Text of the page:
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First Nations-Municipal Collaboration Programs

Eagle Village First Nation, Town of Témiscaming, and Municipality of Kipawa, QC

  Eagle Village First Nation Town of Témiscaming Municipality of Kipawa

261 on-reserve, 568 off-reserve



Regional Population/ Service Area

Témiscamingue Regional County Municipality Population (2011): 16,425

Straddling the Quebec‒Ontario border on unceded Algonquin territory, the communities want to create tourism opportunities that celebrate the natural beauty of the region. They have also focused on better coordination among their economic development departments, and led the way in using a CEDI peer mentor to enhance how they work together.

Major industries and economic drivers

The area's economy is based mostly on natural resources, forestry, farming and mining.  Public services, including health and the education, are also strong sectors.

History of the relationship

Prior to joining CEDI, the communities co-existed as neighbours but had no formal relationship. After drafting a joint vision with the help of CEDI, on June 21, 2014 - National Aboriginal Day - the communities signed a Friendship Accord and spent the day celebrating Algonquin culture.

CEDI's focus

Since the start, the communities' joint Community Economic Development (CED) priorities have included:

  • a long-term strategy to develop joint Economic Development Officers (EDOs)

  • development of a joint regional tourism strategy


September 2013

Needs Assessment workshop is completed.

January 2014

Relationship Building and Strategic Planning workshops attract elected officials, staff and other stakeholders from all three communities. They identify tourism as the main focus for joint CED.

June 2014

Communities sign Friendship Accord on National Aboriginal Day at Eagle Village First Nation.


A joint working group is formed and elected officials and EDOs from all three communities begin working with a CEDI peer mentor to develop a shared vision, mission and values for a joint tourism strategy.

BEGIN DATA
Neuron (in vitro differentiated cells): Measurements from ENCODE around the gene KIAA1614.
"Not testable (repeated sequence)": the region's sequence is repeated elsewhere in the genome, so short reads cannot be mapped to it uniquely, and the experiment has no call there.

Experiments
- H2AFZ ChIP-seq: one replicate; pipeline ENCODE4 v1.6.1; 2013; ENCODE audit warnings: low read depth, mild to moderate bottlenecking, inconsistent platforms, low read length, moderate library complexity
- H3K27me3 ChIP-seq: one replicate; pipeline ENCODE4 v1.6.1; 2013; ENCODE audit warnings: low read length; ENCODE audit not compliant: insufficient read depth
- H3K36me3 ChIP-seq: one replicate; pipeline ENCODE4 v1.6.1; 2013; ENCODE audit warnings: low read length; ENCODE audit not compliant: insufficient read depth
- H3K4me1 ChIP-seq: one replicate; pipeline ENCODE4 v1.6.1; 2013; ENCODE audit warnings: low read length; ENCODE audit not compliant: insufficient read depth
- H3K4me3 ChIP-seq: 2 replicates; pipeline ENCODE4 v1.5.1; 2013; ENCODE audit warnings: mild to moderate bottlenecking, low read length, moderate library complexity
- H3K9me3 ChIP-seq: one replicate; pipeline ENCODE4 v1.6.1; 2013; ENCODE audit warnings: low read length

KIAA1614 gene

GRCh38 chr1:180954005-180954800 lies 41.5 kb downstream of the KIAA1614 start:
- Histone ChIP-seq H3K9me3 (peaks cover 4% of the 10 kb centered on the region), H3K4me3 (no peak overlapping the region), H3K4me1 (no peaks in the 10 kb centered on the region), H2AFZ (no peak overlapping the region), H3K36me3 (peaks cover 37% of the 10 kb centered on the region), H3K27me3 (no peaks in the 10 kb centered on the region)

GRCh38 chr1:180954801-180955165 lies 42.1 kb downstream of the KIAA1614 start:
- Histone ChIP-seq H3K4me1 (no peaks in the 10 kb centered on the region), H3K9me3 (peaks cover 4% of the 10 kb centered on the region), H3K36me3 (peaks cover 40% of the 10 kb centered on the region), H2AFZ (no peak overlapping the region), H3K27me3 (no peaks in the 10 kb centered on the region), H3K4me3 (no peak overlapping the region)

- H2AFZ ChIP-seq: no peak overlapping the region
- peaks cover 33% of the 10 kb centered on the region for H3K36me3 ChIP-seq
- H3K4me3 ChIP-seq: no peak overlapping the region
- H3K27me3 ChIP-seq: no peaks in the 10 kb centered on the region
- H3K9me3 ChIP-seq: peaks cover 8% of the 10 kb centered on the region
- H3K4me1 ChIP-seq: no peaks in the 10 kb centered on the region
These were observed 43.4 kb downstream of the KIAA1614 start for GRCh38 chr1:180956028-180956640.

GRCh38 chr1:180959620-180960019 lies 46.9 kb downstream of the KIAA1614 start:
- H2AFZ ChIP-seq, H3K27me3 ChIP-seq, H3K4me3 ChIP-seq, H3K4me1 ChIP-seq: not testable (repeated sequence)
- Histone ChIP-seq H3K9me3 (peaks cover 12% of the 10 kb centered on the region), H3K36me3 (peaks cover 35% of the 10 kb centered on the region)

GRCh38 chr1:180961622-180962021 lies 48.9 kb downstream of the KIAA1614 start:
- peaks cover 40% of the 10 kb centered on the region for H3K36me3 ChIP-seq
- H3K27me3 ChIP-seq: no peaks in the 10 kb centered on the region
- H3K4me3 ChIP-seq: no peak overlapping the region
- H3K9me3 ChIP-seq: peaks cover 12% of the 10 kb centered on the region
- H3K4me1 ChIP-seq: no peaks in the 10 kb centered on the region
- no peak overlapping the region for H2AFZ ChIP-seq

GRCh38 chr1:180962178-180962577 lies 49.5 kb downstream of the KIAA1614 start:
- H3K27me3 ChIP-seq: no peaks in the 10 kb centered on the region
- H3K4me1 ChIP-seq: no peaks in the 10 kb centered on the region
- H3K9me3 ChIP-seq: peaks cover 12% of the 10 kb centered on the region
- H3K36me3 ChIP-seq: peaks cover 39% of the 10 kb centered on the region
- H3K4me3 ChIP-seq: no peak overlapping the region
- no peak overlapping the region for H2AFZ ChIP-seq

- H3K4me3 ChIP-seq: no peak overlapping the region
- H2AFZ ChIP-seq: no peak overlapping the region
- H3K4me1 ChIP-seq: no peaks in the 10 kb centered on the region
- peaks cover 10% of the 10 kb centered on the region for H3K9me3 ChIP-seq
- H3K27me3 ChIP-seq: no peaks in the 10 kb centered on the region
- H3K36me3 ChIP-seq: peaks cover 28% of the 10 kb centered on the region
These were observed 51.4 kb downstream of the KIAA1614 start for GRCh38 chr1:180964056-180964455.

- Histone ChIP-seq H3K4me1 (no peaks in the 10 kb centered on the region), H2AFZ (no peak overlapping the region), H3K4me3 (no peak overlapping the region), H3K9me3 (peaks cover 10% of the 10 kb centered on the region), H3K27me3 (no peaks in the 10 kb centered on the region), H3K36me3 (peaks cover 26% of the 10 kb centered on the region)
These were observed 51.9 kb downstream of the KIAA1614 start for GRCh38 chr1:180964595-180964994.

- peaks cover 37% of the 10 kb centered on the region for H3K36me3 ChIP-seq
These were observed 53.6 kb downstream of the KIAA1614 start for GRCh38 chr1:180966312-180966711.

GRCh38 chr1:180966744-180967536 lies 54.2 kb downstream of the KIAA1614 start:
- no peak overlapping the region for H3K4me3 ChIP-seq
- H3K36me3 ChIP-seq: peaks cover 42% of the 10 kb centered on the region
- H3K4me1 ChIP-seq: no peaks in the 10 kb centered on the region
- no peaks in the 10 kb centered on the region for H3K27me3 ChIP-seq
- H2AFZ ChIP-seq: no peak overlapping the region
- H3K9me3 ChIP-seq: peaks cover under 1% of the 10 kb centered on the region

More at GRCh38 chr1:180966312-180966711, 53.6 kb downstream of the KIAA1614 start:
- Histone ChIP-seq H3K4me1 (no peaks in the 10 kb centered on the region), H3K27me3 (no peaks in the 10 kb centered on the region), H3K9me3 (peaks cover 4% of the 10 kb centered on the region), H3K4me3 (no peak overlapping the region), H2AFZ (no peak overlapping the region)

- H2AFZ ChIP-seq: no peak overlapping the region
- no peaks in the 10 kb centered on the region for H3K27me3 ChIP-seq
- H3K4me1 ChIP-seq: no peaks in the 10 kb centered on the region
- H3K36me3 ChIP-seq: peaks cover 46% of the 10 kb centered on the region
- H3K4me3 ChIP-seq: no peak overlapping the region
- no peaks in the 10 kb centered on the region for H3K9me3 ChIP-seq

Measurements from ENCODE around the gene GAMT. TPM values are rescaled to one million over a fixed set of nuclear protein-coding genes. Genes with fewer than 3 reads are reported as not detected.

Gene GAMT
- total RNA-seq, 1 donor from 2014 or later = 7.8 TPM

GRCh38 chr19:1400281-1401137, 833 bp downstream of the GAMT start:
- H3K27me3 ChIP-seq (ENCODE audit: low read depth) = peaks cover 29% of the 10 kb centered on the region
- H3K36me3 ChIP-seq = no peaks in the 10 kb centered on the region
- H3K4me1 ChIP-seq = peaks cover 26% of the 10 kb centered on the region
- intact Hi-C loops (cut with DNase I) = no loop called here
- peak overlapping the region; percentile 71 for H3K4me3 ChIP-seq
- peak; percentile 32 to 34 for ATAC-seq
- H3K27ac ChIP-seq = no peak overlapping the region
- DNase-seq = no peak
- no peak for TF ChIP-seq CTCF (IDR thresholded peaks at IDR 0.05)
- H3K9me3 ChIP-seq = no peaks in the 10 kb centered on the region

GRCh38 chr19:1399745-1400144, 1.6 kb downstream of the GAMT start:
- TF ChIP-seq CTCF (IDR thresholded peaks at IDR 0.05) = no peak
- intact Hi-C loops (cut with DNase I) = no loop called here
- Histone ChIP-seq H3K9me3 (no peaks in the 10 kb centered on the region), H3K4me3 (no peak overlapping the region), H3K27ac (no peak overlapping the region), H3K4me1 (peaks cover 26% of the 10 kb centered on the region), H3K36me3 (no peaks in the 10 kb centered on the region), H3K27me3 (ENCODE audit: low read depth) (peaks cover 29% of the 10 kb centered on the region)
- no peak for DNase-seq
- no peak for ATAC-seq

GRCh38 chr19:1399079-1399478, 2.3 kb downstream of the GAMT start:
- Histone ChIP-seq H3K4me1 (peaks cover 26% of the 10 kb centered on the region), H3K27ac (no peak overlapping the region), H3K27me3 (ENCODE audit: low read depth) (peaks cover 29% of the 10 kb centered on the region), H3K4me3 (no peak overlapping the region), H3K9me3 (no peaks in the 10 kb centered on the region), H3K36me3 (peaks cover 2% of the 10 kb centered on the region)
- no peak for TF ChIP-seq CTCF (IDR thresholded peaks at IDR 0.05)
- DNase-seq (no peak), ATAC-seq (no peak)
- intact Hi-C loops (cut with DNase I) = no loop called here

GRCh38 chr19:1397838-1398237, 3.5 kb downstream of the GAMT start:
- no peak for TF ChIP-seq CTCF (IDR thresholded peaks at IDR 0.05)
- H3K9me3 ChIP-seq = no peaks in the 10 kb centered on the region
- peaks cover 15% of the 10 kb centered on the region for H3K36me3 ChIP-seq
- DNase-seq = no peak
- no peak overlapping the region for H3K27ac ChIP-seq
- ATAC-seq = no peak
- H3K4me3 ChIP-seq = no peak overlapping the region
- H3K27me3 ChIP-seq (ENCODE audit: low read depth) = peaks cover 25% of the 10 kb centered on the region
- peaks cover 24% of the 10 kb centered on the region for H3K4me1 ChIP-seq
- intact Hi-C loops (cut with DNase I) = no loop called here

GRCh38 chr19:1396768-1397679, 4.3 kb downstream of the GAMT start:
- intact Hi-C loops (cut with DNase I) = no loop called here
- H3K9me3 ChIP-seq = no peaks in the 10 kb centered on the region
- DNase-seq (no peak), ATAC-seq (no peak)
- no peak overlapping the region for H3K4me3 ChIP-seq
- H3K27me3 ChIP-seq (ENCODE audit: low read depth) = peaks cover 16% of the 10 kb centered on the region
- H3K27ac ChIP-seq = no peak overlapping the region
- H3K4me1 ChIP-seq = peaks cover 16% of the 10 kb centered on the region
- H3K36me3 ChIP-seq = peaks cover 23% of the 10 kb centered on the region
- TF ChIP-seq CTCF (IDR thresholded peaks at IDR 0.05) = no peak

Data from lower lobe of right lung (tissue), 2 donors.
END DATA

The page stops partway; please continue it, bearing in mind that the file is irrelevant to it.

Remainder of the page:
Elected officials, EDOs, and businesses from the three communities travel to Algonquin Park and Huntsville to learn about growing tourism from the local Chamber of Commerce.

October 2014

Elected officials and EDOs visit Wendake First Nation near Quebec City and Lac Temiscouata National Park in the east of the province to learn how they planned and implemented successful tourism ventures.

February 2015

A spaghetti supper becomes the appetizer for a successful community meeting on the joint tourism strategy. Over 80 community members, business operators and other stakeholders from the three communities join elected officials and EDOs at the event.

June 2015

The communities celebrate National Aboriginal Day with a community festival and water ceremony on June 21. The event is held at Eagle Village First Nation.

July 2015

Local Algonquin artist, Frank Polson, holds an exhibit in Temiscaming that features ways to enhance and beautify the communities using playgrounds and sculptures.


The communities discuss joint proposals for walking and bike paths.

October 2015

EDOs from the three communities present their joint work at Cando conference in Toronto.

November 2015


First draft of joint tourism marketing plan is presented to the communities' joint working group.

February 2016

The Province of Quebec announces $36 million for creation of Opemican Park.


Final draft of joint tourism marketing plan is presented to the 3 councils and regional officials. It outlines how the communities will diversify their economies and become the gateway to the new Opemican Park.


Cando's president awards the three communities certificates of appreciation and recognition for being CEDI pioneers in First Nation-municipal collaboration.

Page Updated: 18/04/2016